With the prolonged discussions over the fate of the Third Avenue Southeast Bridge fresh in the rear view mirror — which led to the Green Bridge’s demolition — City of Waverly officials hope that the same problems don’t resurface with an even older span in town.
City Engineer Mike Cherry gave a report to the Waverly City Council during its study session Monday about the Rail Trail Bridge that crosses the Cedar River and connects parts of a very popular walking and biking path that was once a railway last used by the Dinner Train. The viaduct was built in 1904 and was converted to a pedestrian bridge in the 1990s.
Cherry said that the city had last inspected the limestone that makes up the abutments and the five piers under the bridge in 2011, when the water was lowered to build the inflatable dam. The river was reduced again earlier this fall to build a culvert along Cedar Lane, which allowed for another once-over.
What the inspection revealed was not pretty.
In an inspection report from Casey Faber, the bridge inspection project manager for WHKS & Co. in Mason City, there has been much deterioration over the last decade of the limestone. In fact, Faber reported there were open mortar joints below where the water line would be along with fractured blocks.
“The observed settlement is not advancing at a noticeable rate, but the capacity and stability will be reduced as the deterioration of the blocks increases,” Faber wrote.
Cherry, the city engineer, told the council on Monday that he noted an interesting fact about the bridge.
“Where the dam is basically sitting on bedrock,” Cherry said, “the bridge piers here, to the best of our knowledge, there is about 40 feet of sand underneath the streambed. It’s the geology of the area.
“You have wood piles that were driven down into the stand that then support the limestone piers that support the superstructure of the dual-track railroad bridge from 1904.”
Cherry reviewed photographs of the bridge’s piers and abutments from 2011 and 2021 that depict how much worse the bridge has aged between inspections. He also noted that while the vehicular bridges, including the now-condemned Green Bridge and the soon-to-be reconstructed Bremer Avenue Bridge, have two-year mandatory inspection schedules, pedestrian bridges have optional four-year look-throughs.
Prior to the closure of the span at Third Street, it underwent annual inspections starting in 2012. Faber then ordered it shut down on Feb. 15, 2015.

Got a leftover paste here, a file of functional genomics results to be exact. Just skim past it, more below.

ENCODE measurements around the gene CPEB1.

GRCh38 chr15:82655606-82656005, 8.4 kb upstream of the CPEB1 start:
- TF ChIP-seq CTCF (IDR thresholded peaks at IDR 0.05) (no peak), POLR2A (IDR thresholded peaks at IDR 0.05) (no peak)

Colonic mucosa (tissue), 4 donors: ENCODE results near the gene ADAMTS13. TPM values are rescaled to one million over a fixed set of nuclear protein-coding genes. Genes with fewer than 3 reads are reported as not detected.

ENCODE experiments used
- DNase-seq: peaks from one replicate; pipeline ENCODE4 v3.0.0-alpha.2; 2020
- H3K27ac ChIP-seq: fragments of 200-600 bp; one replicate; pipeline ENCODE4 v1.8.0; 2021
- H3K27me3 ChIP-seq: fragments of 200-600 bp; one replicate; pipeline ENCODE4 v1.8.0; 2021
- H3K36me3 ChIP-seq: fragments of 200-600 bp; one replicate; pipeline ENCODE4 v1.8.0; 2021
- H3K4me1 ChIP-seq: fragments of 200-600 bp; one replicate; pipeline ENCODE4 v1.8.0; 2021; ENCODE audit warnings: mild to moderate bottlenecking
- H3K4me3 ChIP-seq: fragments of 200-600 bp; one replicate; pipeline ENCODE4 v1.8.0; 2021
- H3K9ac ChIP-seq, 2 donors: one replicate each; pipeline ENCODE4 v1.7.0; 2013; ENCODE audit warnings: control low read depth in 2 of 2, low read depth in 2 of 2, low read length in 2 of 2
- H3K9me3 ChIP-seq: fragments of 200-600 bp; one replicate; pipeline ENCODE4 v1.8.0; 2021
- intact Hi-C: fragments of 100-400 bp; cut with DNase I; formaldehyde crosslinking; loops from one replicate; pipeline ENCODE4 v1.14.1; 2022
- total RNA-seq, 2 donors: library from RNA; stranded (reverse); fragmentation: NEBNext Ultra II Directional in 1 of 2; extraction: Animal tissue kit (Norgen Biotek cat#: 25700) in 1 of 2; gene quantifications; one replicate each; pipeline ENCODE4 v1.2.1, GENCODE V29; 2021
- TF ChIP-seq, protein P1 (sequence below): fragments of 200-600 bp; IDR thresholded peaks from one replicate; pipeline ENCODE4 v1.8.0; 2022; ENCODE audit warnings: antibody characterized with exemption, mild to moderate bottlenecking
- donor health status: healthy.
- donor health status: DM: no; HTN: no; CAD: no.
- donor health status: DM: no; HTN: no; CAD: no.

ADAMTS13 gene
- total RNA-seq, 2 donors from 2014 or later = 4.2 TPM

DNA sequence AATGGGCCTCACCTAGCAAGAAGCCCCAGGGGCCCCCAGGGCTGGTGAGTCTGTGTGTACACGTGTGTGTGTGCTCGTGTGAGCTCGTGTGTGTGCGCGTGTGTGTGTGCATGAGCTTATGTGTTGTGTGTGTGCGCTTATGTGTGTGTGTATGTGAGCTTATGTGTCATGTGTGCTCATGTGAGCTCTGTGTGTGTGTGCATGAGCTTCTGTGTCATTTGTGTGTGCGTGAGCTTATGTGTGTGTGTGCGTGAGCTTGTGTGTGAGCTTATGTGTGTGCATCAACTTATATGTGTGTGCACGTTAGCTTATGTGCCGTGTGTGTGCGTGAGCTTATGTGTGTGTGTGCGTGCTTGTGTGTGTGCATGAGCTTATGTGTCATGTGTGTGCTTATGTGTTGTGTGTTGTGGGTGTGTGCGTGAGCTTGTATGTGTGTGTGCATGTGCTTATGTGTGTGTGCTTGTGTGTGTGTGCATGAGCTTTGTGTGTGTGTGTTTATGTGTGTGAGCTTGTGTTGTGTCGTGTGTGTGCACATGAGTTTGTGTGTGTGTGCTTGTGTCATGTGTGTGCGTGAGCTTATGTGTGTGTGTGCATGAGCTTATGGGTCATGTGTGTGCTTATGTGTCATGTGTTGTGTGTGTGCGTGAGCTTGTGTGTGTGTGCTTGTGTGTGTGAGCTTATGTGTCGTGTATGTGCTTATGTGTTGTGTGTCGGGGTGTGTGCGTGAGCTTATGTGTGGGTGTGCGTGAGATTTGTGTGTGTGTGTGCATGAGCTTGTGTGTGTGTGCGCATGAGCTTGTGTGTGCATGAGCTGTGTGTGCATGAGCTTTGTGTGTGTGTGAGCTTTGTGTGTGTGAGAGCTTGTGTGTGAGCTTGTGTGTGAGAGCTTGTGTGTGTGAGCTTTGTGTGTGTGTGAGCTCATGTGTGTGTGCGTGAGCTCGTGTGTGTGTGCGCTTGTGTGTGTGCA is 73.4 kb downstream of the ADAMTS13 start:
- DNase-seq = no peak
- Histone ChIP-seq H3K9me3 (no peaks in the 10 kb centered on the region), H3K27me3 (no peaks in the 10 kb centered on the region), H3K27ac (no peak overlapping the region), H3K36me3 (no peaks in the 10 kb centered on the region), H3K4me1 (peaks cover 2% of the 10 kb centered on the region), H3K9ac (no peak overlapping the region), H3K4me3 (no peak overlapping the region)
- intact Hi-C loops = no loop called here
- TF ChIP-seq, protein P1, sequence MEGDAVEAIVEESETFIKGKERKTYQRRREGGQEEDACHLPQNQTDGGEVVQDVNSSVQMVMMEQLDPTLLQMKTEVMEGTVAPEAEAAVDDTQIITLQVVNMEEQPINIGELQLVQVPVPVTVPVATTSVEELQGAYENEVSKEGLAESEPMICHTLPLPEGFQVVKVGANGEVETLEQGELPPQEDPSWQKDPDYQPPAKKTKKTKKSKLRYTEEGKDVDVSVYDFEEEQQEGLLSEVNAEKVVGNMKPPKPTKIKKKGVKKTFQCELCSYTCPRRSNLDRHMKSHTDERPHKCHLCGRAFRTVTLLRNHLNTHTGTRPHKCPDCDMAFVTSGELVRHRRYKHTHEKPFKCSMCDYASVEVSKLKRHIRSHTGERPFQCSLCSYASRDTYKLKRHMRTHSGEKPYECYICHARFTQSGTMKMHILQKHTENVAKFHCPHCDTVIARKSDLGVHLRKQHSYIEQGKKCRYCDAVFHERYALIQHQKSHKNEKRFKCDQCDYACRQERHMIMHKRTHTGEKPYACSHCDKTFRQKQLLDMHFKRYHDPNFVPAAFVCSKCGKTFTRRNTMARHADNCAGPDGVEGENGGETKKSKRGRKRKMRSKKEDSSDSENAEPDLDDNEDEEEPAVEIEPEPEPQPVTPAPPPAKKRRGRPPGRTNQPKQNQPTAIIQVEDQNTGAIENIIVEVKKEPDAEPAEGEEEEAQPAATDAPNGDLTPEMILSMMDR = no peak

Still, the Rail Trail Bridge still has a load-capacity requirement, maybe 5 tons, Cherry said.
“Through these inspections, at some point, there may be that moment where they’re like, ‘Maybe we just can’t give it a pass for another four years,’” he said. “With this structure, the recommendation going forward is to start inspecting it every two years, and to start monitoring to see what type of settlement may be occurring.”
Cherry said that a bridge like this does have an end date for its usefulness, but is unsure when that is. He suggested that it could be as soon as 2025.
“If you get beyond that, at this moment in time, you might have 10 years,” he said. “I don’t know if there would be anyone bold enough to make that type of a prediction.”
The bridge also now has a wooden deck, which was installed in 1999. Cherry said that the deck has an approximate 30-year lifespan and said there may be some planks need replacement.
Looking back at the Green Bridge saga, where the city had a focus group look at what to do about it as soon as 2001 but the decision making didn’t accelerate until its 2015 closure. Even then, the city had opportunities to either repair it, replace it or convert it into a pedestrian bridge, but a vote or a veto had derailed efforts until a recent decision to remove it earlier this year.
“That’s going to be a similar situation to this one,” Cherry said. “You could invest a lot of money into preserving it, and that’s the decision that you’re going to be faced with at some point.”
At-Large Councilman Matthew Schneider asked what the city had done to keep up the bridge. He mentioned there was some concrete fill in the abutments.
Cherry said that was the case, but since then, other than restaining the wooden deck, there hasn’t been much maintenance to the bridge itself.
Ward 2 Councilwoman Julie Meyers wondered if there was any technology or other methods available that could restore the Rail Trail Bridge. Cherry didn’t think there was a smart-money way to do so.
“Engineering-wise, we could put men on the moon,” Cherry said. “But for Waverly to make it economical, I don’t know what that looks like.”
He added that the city had used multiple monetary sources to acquire the old railroad right of way and convert each of the bridges between Waverly and Denver to handle bicycle and pedestrian traffic. The city ended up being responsible for approximately 20-25% of the cost.
At-Large Councilwoman Ann Rathe inquired what the cost would be to replace the Rail Trail Bridge and whether the city could get similar funding opportunities to the Green Bridge. Cherry said an apt comparison would be the Barrick Road Bridge in Janesville, which was replaced in 2014 after the original vehicle bridge collapsed in 1992.
Cherry said the cost was approximately $800,000, which a statement from Vision Iowa at the time said the project had a price tag of approximately $832,000.
“But the existing bridge was gone by that point,” Cherry said. “Here you have to not only looking at replacing it, but also removing the existing structure, which has much cost.”